When my father took his leave of the family, he left behind a box of his books, and in doing so he gave me the gift of Ray Bradbury.
The summer that I began reading Bradbury, even the ordinary world became magical. I inhaled the books: “Something Wicked this Way Comes,” “Dandelion Wine,” “The Illustrated Man,” “The Martian Chronicles” and, of course, his master work, “Fahrenheit 451.”
His stories embraced a different reality, and they insulated me from the despair of a family that was breaking apart. It was the realization that stories could save readers that made me begin thinking about being a writer myself. I was able to see through my own heartbreak into the future, and I decided to write myself there.
My first story was about a lone survivor in a world that had been devastated. It was only later I realized I was writing about myself, about a girl who felt alone, who clung to fiction and to Bradbury’s books as if they were a life raft.
Bradbury tells the story of how, as a boy in 1932, he went to a country fair where a carnival entertainer named Mr. Electrico touched him on the nose with an electrified sword, made his hair stand on end and shouted “Live forever!”
He has certainly achieved eternal life through his books, which are destined to live on. But it’s beginning to seem as if he took the “live forever” command literally as well. On Monday Ray Bradbury turns 91, and his birthday is the perfect day to reflect on all he has given us.
The writer who says he was “raised in libraries” wrote a work of genius warning of a future in which books are so dangerous that they are burned. Where did he write it? In a library, of course, at UCLA, working on a rented typewriter.
His ambition was to be both a magician and a writer, and he managed to become both. He was the creative consultant on the United States Pavilion at the 1964 World’s Fair, which I remember visiting in Queens, N.Y., as a 12-year-old so ready for the future that I could barely stand still in the present. He worked on the Spaceship Earth display at Epcot Center, Disney World and contributed to the conception of the Orbitron space ride at Euro-Disney France. His script “I Sing the Body Electric” was the 100th episode of the greatest television series in history, “The Twilight Zone.” He wrote the screenplay for Melville’s “Moby Dick,” directed by John Huston, and his own books were turned into brilliant movies, including “Fahrenheit 451,” directed by Francois Truffaut and starring Julie Christie and Oskar Werner, and “The Illustrated Man” starring Oscar winners Claire Bloom and Rod Steiger.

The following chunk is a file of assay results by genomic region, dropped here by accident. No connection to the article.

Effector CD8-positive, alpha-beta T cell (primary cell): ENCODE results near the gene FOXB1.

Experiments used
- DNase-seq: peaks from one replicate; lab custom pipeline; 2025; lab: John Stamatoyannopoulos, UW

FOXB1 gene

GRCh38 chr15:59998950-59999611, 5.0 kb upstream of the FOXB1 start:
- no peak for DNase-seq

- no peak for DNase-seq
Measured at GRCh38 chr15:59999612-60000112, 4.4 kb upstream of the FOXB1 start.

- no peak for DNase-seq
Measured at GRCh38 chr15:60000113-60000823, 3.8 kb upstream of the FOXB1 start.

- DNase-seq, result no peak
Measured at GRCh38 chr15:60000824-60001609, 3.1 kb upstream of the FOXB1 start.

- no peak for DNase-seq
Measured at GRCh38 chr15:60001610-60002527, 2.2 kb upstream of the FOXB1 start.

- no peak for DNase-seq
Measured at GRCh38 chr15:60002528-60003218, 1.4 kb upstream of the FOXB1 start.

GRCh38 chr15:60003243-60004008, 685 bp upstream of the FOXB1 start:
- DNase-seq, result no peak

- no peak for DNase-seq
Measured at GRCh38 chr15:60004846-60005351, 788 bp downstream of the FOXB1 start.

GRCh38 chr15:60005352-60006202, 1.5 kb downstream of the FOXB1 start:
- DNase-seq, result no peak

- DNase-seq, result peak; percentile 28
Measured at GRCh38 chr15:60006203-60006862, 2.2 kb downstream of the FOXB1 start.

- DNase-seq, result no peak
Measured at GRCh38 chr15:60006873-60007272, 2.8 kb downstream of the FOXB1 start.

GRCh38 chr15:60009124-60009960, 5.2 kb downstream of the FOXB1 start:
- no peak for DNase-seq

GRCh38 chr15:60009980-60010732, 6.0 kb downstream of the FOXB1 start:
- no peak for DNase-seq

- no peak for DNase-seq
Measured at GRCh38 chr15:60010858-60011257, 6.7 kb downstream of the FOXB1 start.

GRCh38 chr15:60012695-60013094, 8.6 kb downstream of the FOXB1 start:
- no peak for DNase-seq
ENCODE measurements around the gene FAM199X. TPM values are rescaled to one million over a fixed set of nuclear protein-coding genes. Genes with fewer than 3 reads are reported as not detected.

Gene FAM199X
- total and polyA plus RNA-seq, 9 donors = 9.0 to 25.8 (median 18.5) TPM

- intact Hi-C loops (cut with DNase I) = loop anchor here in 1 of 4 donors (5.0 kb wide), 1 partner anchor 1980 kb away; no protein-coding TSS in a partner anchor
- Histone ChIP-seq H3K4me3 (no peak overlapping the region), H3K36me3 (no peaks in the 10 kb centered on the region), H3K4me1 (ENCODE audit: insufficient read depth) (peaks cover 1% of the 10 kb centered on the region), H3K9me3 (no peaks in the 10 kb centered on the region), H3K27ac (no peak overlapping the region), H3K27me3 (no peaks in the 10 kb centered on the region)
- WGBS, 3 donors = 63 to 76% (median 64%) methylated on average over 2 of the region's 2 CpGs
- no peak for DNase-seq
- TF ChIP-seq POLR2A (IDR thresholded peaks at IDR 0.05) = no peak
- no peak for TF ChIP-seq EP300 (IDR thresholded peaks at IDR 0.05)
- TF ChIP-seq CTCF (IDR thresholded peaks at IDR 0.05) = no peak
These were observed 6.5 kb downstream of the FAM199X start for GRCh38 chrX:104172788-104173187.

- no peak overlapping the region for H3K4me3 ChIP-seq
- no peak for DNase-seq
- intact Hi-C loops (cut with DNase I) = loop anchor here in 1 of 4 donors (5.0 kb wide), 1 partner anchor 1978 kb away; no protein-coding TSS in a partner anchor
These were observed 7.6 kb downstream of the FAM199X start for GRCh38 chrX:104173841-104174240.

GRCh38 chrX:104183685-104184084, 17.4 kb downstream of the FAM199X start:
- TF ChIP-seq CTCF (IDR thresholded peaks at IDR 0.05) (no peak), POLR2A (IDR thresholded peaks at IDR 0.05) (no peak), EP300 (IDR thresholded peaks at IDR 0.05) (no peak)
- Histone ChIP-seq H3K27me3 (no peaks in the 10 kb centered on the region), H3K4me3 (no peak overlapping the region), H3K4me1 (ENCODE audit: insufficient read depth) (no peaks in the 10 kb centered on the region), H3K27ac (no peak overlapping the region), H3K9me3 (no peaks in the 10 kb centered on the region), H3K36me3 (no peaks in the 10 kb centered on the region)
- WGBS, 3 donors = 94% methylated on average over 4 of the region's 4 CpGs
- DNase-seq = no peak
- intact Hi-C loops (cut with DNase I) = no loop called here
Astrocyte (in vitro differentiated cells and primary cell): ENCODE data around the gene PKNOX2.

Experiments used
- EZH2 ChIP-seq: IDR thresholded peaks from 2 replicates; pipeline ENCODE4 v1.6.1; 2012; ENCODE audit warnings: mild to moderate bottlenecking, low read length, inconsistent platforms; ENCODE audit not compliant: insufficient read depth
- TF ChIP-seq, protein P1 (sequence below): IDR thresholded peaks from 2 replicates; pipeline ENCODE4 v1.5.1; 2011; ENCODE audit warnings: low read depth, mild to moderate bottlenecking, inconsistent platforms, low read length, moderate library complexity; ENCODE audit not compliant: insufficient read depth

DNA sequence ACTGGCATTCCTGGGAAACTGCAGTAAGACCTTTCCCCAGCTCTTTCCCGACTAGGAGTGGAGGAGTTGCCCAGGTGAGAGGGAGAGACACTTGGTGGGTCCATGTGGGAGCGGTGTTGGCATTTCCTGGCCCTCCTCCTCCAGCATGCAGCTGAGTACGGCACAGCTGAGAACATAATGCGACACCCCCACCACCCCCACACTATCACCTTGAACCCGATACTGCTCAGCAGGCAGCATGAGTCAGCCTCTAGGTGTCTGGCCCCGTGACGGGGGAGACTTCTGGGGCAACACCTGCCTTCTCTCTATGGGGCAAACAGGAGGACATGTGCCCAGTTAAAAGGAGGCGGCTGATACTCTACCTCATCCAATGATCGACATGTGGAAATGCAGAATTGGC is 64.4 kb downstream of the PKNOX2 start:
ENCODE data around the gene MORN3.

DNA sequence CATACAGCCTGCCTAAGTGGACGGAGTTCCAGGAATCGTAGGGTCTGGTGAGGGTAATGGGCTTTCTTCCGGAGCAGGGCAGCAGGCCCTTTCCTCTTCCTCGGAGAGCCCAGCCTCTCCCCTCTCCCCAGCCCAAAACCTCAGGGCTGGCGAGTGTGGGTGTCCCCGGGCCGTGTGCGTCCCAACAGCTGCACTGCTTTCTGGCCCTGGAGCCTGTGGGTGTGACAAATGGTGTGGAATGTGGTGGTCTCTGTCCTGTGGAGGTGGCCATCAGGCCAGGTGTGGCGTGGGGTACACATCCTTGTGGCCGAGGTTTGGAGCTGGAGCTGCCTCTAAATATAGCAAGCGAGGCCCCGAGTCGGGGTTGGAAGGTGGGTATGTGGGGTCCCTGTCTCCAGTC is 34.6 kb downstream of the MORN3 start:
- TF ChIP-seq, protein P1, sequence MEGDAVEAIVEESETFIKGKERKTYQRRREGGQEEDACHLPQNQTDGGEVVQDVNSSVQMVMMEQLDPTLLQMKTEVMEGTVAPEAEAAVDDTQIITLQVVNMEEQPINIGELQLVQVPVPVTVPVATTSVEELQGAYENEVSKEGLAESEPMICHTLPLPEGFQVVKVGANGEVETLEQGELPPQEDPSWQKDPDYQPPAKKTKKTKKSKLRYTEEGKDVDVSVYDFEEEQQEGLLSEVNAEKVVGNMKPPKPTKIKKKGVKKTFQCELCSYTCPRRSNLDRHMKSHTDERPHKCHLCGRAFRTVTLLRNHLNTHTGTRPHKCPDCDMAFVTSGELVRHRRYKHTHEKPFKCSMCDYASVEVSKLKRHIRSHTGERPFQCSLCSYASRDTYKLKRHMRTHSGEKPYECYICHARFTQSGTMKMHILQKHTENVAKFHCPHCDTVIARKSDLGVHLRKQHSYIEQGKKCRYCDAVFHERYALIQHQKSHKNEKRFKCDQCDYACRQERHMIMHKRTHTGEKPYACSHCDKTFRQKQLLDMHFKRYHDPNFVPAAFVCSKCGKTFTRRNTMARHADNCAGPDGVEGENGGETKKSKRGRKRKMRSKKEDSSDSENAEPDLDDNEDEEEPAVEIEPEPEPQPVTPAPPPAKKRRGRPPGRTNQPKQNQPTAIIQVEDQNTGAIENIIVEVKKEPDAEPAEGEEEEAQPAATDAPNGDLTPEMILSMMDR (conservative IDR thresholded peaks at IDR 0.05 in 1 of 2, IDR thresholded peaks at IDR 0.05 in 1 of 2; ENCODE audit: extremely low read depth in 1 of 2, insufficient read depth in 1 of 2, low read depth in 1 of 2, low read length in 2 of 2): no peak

His honors, far too many to catalog, have included the National Book Foundation’s 2000 Medal for Distinguished Contribution to American Letters and the National Medal of Arts in 2004. His work has appeared in the Best American Short Stories annual collection four times, and he has won the O. Henry Award, the World Fantasy Award for Lifetime Achievement, the Grand Master Award from the Science Fiction Writers of American award and the PEN Center USA West Lifetime Achievement Award.
Born in 1920, he seemed always to know intrinsically that the future was not so far from the past, and that the past was a road map to the future. This has made him seem always ahead of his time. His 30 books and more than 600 short stories have influenced a generation of American fiction writers, including this one.
Christopher Isherwood once wrote that Bradbury had “a powerful and mysterious imagination that would undoubtedly earn the respect of Edgar Allan Poe.” Bradbury was brave enough to create his own genre. He understood that love was just as strong as any supernatural power, and that the timeless themes of good and evil resonate across generations.
The perfect summers and mystery-soaked autumns he has created are more memorable than the ones we experience in “real life,” and his gypsy witches and 12-year-old boys, tattooed men and fierce believers in truth will always be a part of American literature.
To you, Ray Bradbury, happy birthday, and many more.
Alice Hoffman is the author of many novels, including “Practical Magic” and “The Red Garden.” Her latest book, “The Dovekeepers,” will be published in October.